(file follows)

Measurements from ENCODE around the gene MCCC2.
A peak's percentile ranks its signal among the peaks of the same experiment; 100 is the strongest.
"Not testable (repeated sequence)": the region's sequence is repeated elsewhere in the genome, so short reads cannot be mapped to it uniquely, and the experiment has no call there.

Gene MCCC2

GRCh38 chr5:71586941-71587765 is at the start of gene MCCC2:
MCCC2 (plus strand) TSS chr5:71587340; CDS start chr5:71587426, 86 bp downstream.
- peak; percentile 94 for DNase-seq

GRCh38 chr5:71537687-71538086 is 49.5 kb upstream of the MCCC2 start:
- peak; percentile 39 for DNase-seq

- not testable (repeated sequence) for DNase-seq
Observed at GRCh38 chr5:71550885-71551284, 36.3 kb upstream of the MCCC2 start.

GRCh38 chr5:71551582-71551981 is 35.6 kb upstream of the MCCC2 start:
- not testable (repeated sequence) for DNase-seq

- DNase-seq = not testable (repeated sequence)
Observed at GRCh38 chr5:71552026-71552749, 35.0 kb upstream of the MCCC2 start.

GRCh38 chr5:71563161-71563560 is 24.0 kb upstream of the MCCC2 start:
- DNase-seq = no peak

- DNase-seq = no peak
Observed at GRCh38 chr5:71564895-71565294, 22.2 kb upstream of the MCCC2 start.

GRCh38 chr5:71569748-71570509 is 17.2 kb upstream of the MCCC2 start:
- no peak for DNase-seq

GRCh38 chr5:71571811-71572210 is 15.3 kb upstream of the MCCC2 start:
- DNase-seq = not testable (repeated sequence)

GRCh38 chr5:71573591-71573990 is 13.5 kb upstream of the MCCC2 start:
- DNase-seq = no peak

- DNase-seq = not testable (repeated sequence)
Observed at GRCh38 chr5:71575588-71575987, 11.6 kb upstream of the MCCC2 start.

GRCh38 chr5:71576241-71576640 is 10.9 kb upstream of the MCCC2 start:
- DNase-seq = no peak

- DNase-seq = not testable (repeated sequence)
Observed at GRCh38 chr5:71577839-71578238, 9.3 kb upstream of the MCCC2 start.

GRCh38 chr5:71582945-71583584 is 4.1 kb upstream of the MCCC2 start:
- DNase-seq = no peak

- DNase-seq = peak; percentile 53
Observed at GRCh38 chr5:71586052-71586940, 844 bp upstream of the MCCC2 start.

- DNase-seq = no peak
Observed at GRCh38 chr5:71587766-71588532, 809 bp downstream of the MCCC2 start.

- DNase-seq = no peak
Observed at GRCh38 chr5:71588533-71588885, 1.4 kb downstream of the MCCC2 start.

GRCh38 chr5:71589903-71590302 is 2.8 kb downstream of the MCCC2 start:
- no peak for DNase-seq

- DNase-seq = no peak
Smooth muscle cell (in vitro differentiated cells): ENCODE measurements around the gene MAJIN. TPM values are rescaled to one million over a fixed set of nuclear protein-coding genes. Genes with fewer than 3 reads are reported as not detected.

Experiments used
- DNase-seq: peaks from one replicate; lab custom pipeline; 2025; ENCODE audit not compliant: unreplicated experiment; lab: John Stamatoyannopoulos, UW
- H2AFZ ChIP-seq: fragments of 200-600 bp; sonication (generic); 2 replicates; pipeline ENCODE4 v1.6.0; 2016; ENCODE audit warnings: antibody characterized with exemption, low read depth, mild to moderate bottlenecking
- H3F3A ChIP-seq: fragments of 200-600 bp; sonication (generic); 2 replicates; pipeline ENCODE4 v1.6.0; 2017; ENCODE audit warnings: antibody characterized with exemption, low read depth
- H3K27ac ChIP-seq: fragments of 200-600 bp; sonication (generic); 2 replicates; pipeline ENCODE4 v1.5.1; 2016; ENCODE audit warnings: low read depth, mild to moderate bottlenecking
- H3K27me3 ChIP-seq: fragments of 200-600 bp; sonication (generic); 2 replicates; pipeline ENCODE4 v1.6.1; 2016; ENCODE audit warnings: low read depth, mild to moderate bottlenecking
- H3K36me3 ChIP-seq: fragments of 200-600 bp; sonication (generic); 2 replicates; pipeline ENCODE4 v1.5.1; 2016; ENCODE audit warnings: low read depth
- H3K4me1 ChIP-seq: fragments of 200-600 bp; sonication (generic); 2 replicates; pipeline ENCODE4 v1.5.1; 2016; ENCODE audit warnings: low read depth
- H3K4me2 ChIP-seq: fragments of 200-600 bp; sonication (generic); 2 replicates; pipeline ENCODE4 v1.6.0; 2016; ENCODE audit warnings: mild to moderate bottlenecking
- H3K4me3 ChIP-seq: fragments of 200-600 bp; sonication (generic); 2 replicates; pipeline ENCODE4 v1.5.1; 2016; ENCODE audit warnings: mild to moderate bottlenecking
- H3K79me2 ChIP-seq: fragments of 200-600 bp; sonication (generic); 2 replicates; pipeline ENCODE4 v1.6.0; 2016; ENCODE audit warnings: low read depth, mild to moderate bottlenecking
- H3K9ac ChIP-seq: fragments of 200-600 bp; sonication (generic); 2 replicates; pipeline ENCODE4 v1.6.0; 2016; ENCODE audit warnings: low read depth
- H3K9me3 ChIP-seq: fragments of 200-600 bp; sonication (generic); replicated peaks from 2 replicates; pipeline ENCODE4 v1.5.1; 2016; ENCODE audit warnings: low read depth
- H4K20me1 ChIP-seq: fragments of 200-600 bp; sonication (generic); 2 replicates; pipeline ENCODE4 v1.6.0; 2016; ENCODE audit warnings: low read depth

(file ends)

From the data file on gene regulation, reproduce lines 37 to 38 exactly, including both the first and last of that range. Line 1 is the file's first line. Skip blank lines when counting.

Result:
Observed at GRCh38 chr5:71587766-71588532, 809 bp downstream of the MCCC2 start.

- DNase-seq = no peak